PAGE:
Starting with the Red Sox, let’s take a look at how their outfield would shape up next season. Shane Victorino is still under contract. Jackie Bradley Jr. – though he’s struggled with the bat at times – provides excellent defense in center field. Brock Holt has hit well in a limited sample, and Daniel Nava could be a solid option as a fourth or fifth outfielder. And don’t forget that the team has a big-time outfield prospect in Mookie Betts.

Naturally, one of the corner spots would be filled by either Cespedes or Craig. So let’s hypothetically say that next year’s outfield in Boston will consist of Cespedes or Craig in left, Bradley Jr./Holt in center and Victorino in right.

Since David Ortiz and Mike Napoli will still be around, that limits Craig to solely an outfield role, rather than playing first base or DH – though he could fill in at times in those spots but likely not regularly to warrant keeping him, given the team’s pitching holes.

If I were the Mets, I would inquire this offseason to see if Cespedes or Craig will be available via trade. Certainly, Cespedes would be the huge bat the Mets need for the middle of the order, but a guy like Craig coming off a tough year could be a smart gamble, especially given his versatility.

Cespedes has one year at $10.5 million remaining on his contract after this season. That’s a bargain considering his offensive production, not mention his ability to gun down runners at any base.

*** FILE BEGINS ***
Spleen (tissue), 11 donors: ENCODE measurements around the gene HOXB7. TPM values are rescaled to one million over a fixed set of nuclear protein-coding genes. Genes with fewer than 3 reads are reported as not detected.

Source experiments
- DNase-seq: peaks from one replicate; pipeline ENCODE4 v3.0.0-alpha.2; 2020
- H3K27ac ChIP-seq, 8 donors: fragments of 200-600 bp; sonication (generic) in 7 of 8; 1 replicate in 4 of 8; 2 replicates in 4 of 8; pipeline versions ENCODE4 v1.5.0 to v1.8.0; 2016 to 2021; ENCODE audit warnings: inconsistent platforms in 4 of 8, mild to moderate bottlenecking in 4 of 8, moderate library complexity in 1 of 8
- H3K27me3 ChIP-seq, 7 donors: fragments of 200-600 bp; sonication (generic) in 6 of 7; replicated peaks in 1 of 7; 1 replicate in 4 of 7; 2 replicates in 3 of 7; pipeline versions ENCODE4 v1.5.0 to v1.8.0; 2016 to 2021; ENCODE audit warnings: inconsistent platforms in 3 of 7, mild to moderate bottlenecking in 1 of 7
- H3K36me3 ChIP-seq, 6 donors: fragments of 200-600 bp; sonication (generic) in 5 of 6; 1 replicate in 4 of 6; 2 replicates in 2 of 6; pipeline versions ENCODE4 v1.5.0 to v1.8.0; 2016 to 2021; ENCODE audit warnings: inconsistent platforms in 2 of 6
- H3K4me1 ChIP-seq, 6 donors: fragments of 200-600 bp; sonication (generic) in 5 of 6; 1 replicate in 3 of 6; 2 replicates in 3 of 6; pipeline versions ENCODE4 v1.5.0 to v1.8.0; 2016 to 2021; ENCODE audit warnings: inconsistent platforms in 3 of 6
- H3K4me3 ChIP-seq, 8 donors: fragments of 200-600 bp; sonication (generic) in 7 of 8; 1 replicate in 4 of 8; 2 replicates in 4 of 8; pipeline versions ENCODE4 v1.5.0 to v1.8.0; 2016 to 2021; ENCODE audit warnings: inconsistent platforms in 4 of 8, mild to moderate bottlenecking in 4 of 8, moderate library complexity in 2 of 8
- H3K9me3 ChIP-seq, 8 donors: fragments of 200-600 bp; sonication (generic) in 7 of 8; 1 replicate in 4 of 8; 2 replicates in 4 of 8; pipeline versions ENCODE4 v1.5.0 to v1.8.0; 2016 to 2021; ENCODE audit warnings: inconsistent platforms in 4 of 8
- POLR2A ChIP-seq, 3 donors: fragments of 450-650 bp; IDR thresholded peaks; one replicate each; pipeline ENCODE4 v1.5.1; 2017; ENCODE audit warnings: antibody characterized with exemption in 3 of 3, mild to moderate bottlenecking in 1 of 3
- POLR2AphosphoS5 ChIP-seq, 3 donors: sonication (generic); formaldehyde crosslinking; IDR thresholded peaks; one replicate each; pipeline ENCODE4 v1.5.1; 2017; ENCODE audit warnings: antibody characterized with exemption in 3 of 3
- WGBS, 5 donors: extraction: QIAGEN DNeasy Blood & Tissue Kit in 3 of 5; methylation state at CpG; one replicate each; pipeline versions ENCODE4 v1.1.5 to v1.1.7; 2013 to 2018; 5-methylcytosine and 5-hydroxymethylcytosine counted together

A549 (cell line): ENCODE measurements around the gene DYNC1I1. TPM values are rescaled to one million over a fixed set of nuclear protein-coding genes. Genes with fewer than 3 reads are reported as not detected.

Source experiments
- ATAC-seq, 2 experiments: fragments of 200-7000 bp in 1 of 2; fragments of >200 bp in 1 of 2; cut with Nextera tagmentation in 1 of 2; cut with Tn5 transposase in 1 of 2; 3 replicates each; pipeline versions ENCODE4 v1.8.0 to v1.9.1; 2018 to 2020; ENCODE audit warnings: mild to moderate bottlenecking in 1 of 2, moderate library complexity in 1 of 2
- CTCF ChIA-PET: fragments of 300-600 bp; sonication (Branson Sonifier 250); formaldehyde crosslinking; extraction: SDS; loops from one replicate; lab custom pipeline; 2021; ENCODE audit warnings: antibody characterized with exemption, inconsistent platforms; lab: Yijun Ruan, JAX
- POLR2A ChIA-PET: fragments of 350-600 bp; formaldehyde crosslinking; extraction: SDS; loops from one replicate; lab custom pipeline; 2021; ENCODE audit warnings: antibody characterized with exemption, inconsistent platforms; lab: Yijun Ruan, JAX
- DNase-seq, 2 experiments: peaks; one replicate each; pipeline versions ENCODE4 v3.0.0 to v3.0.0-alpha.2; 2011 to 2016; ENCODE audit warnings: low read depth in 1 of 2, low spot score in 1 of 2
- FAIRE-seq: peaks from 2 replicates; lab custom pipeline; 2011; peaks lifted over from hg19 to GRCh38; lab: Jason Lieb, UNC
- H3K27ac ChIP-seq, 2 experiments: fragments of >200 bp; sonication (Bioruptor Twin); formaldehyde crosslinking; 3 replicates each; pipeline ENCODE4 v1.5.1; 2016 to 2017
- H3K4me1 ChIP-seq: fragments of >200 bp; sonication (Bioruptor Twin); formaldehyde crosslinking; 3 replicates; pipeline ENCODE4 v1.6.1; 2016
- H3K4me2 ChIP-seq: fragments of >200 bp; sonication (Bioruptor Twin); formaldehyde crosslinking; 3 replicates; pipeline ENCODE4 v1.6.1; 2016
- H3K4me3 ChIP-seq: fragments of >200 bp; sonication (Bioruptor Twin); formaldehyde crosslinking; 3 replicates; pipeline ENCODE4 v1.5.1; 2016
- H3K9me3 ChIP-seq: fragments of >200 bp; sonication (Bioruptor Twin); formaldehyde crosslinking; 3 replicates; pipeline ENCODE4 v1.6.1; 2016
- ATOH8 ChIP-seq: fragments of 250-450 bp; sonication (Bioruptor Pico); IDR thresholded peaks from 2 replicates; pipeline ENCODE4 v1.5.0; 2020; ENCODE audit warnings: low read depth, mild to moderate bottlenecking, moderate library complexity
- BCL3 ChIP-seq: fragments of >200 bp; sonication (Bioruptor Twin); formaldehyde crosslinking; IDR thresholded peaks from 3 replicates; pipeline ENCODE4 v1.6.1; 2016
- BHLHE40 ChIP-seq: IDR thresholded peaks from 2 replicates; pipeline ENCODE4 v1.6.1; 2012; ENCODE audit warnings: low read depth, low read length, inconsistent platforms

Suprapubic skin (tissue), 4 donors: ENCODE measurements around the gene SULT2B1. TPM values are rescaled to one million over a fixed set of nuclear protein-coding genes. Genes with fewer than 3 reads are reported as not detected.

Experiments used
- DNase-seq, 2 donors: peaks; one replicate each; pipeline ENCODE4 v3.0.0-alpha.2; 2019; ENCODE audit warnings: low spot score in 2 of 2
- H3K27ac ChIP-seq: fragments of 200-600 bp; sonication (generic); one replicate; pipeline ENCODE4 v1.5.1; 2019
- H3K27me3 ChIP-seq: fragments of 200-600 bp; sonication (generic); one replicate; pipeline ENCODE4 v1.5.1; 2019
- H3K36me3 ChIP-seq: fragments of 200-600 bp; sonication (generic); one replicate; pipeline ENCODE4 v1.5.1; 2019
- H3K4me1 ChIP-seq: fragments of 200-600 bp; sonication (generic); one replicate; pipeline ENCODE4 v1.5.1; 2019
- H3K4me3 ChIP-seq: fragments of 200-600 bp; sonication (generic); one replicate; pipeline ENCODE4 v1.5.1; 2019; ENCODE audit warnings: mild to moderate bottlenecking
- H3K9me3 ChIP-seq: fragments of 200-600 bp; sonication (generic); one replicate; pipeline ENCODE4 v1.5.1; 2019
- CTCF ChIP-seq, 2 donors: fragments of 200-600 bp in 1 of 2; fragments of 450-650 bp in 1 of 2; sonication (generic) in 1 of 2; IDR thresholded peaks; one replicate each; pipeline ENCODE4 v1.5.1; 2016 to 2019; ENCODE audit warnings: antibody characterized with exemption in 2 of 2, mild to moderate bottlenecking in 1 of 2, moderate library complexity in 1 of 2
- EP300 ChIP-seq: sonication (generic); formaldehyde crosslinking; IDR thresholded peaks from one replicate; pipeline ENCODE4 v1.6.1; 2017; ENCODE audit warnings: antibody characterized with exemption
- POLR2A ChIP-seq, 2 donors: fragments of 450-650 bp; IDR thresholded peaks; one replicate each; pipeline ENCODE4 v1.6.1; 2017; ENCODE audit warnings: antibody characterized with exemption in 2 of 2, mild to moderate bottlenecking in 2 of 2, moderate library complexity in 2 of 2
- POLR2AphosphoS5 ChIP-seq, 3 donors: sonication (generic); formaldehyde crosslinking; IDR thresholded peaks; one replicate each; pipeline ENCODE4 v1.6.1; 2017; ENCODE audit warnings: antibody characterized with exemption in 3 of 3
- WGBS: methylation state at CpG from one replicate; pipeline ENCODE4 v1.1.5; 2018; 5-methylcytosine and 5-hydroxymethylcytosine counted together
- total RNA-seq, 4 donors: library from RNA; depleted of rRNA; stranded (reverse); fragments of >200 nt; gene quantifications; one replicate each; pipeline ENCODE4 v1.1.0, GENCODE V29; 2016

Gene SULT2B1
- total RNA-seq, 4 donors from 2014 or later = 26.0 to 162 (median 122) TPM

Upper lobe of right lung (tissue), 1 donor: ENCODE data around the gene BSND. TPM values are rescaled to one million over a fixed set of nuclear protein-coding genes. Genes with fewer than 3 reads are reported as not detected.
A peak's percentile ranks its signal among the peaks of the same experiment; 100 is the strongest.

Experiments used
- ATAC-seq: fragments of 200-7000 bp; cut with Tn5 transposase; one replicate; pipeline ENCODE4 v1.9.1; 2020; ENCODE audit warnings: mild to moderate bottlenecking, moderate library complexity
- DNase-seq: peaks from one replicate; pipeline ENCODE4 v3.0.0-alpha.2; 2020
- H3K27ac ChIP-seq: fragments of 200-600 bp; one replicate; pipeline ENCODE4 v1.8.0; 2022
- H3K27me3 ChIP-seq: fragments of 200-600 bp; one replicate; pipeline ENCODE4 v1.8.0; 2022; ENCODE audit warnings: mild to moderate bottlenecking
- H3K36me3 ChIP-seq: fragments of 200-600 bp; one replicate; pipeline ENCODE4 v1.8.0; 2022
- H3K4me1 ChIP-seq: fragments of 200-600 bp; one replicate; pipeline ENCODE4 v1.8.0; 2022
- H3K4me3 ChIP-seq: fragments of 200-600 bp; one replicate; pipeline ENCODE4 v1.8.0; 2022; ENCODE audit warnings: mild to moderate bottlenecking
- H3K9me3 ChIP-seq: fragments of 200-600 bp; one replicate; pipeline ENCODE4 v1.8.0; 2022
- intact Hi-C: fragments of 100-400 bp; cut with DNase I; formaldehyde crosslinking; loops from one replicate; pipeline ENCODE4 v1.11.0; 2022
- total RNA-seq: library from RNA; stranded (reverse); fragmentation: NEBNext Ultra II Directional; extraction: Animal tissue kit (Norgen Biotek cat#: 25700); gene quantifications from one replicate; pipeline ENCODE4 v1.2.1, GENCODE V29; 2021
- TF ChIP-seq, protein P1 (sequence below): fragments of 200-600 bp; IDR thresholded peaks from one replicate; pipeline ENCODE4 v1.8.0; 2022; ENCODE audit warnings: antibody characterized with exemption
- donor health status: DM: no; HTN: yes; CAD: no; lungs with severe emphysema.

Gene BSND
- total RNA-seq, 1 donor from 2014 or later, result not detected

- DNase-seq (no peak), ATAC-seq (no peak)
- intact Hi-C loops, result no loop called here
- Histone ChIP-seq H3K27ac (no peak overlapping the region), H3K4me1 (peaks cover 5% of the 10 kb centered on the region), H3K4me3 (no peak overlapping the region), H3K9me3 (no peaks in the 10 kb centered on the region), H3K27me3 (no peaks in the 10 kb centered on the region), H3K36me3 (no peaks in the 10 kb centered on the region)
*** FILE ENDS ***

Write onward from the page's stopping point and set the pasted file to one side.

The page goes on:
Craig meanwhile has three years left on his contract with a $13 million club option for 2018.

I’m not crazy about the idea of giving up a Noah Syndergaard or Jacob deGrom type prospect for A) a guy like Cespedes who only has one year left on his deal or B) a lesser player like Craig who has too many years left.

But if the Mets could negotiate an extension with Cespedes as part of a trade, now we’re talking.

And as far as Craig, a package of lesser prospects along with maybe Dillon Gee or Jon Niese could get a deal done. Even a straight-up deal for one of the veteran pitchers may work.

Cespedes to me is the impact bat the Mets are seeking. Craig I feel is more of a stopgap player, and the team already has too many of those.

So let’s see if Sandy Alderson gives the Red Sox a call this offseason.

Let me post this to the audience: Would you rather see the team try to acquire Cespedes knowing it would take Syndergaard or deGrom (and other prospects potentially too), or would you settle for Craig for a package centered around Gee or Niese, rather than the young electric arms?

Certainly a tough call.

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Conforto Shines, Cyclones Win 5th Straight Under Watchful Eye of Alderson, DePodesta Thu, 31 Jul 2014 13:59:59 +0000 Sandy Alderson and Paul DePodesta visited MCU Park Wednesday night, likely to check out first-round pick Michael Conforto. (Photo by Jim Mancari)

Sandy Alderson and Paul DePodesta visited MCU Park Wednesday night, likely to check out first-round pick Michael Conforto. (Photo by Jim Mancari)

BROOKLYN, N.Y. – The Brooklyn Cyclones welcomed a few special visitors Wednesday night at MCU Park in Coney Island: Mets general manager Sandy Alderson and vice president of player development and scouting Paul DePodesta.

And it’s no secret whom they likely were there to see: first-round draft pick Michael Conforto.